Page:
|Birth Day:||August 24, 1952|
|Birth Place:||Oak Park, United States|
|Height:||in centimeters - N/A|
|Weight:||in kg - N/A|
NFL coach who led John Elway and the Broncos to Superbowl wins two years in a row.
Mike Shanahan Salary
In 2010 Mike Shanahan signed a 5 year contract worth $35 million. His annual salary peaked at $7 million.
After a life-threatening motorcycle crash, he quit playing football and began coaching.
He was a quarterback at Eastern Illinois University, where he joined Delta Sigma Phi Fraternity. In 1972, a piercingly hard hit on the practice field ruptured one of his kidneys, which caused his heart to stop for thirty seconds and nearly killed him. A priest was summoned to administer the last rites to Shanahan, a devout Roman Catholic.
Shanahan played high school football at East Leyden High School, Franklin Park, Illinois, where he played wishbone quarterback for legendary Eagles coach Jack Leese's 1968 and 1969 teams. Shanahan held the single-game rushing record of 260 yards on 15 carries (which was set in a 32–8 win over Hinsdale South on September 20, 1969) until it was broken in 1976 by Dennis Cascio. He graduated from high school in 1970.
With his playing career abruptly ended, Shanahan entered coaching. After graduation, he served as an assistant coach at Northern Arizona University and the University of Oklahoma. He then returned to his alma mater as offensive coordinator and helped his school win the Division II football championship. Shanahan worked as the offensive coordinator for the University of Minnesota for a single season, before accepting the same position at the University of Florida under head coach Charley Pell in 1980. Shanahan stayed with the Gators through 1983.
Shanahan was hired by the Raiders in 1988 to replace longtime Raiders coach Tom Flores. He was the Raiders' first head coach hired from outside the organization since Davis himself 23 years earlier. Shanahan (who proved very unpopular with the players) and the micromanaging Davis clashed almost immediately, and this was only exacerbated after the Raiders finished a disappointing 7–9, losing four of their last five games. Tensions increased towards the end of the season when wide receivers coach and Shanahan loyalist Nick Nicolau got into a heated argument with assistant coach Art Shell (a Davis loyalist) in which Nicolau reportedly accused Shell of only having a job by virtue of his friendship with Davis. When Shell went to Davis later to ask if this was true, Davis' response was to immediately fire Nicolau. Shanahan responded by firing running backs coach Joe Scannella and offensive coordinator Tom Walsh (both Davis hires), but Davis ordered them both back to work. At the end of the season, Shanahan fired defensive assistants Willie Brown and Charlie Sumner. An enraged Davis re-hired Brown to a different position in the organization. When the Raiders began 1–3 in 1989, Shanahan himself was fired and replaced by Shell. Shanahan's final Raiders record was 8–12 in less than two seasons, going 2–7 after a 6–5 start.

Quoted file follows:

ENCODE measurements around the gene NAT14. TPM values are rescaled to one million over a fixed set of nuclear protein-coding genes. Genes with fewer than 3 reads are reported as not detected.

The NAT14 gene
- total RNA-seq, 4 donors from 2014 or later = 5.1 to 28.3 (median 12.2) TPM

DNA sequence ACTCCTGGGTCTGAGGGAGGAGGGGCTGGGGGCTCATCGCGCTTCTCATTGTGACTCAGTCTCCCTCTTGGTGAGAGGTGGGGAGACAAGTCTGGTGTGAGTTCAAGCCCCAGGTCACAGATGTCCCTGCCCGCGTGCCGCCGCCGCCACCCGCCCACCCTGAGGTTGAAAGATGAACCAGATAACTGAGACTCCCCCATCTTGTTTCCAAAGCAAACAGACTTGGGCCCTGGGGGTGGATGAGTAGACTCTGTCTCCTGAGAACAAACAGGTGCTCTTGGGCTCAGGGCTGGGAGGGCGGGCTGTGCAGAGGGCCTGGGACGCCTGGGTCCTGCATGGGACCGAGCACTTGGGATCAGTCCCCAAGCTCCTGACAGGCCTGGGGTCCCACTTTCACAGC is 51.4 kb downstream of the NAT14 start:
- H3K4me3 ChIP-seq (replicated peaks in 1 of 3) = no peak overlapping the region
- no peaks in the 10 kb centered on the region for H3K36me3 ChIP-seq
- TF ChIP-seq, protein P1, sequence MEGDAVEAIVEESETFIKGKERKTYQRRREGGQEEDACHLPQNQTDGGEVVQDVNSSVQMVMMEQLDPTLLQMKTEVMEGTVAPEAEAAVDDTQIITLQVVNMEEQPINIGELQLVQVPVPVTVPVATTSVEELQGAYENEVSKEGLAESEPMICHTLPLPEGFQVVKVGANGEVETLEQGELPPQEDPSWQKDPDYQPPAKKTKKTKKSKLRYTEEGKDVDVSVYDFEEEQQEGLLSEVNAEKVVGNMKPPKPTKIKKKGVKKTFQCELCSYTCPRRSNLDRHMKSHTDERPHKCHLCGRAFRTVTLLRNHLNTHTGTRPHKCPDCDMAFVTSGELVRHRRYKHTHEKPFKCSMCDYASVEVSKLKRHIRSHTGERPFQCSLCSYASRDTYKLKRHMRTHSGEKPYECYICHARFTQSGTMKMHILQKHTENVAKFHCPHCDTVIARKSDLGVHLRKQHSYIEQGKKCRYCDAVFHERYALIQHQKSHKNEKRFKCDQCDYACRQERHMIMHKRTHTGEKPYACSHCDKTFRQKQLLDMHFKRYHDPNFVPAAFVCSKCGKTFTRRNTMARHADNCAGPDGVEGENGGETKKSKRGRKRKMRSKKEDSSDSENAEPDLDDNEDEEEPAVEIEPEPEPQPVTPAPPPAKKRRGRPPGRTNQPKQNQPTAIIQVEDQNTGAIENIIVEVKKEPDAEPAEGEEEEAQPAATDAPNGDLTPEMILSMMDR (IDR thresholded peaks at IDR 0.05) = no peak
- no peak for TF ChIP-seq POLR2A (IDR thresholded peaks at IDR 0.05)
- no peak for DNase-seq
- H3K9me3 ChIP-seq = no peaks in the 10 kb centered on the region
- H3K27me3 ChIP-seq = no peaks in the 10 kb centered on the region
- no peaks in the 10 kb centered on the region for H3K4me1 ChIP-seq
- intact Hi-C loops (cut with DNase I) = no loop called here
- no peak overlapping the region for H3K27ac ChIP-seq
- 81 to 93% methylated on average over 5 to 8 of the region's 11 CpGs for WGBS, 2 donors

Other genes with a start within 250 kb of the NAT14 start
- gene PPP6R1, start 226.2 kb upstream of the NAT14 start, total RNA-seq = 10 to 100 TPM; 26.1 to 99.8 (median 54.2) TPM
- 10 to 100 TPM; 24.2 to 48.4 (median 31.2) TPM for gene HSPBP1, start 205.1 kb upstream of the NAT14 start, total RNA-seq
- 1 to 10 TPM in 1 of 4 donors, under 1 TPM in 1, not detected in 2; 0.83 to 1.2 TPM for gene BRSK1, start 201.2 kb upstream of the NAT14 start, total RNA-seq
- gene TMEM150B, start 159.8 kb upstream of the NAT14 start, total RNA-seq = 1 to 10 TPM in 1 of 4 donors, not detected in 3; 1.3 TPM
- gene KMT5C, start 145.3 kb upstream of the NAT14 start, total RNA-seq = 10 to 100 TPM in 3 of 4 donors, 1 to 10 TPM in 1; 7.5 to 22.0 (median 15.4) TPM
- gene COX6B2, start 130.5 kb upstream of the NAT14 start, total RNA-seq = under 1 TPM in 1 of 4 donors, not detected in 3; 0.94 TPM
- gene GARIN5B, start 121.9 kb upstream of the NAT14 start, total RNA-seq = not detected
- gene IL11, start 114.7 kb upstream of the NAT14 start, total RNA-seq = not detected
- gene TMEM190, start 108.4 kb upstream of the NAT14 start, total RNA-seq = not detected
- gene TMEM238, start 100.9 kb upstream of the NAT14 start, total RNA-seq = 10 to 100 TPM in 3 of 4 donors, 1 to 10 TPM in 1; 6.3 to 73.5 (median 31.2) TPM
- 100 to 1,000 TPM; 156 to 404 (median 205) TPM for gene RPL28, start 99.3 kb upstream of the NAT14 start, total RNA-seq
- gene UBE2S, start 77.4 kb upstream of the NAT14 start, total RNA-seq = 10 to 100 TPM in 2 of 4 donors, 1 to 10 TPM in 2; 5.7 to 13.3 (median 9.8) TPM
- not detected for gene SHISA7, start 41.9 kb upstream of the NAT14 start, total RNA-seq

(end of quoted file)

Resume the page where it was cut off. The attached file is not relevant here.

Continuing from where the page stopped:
Shanahan first served as a receivers coach and later offensive coordinator for the Broncos under Dan Reeves from 1984 to 1987. It was his skill as an offensive mind that garnered Shanahan the attention of maverick Los Angeles Raiders owner Al Davis. After Shanahan and the Raiders parted ways four games into the 1989 season, Shanahan returned to the Broncos as quarterbacks coach on October 16, 1989. He was fired a couple years later by Reeves after finding himself in the middle of a growing feud between Reeves and quarterback John Elway.
In 1992, Shanahan was hired as offensive coordinator for the San Francisco 49ers under Head Coach George Seifert, capping his rise with a victory in Super Bowl XXIX after the 1994 season. His years under Seifert placed him in the Bill Walsh coaching tree. In 1994 while coaching for the 49ers, Shanahan added to the ongoing feud between him and Raiders owner Al Davis when he had then QB Elvis Grbac throw a football at Davis' head, which missed by a few inches as Davis was able to dodge it just in time, afterwards Davis responded with an obscene gesture.
Shanahan's success with the 49ers earned him a head coaching spot once more, this time back in Denver with the Broncos beginning in 1995. He led the Broncos to back-to-back Super Bowl championships in the 1997 and 1998 seasons, during which time the Broncos set a then-record for victories in two seasons.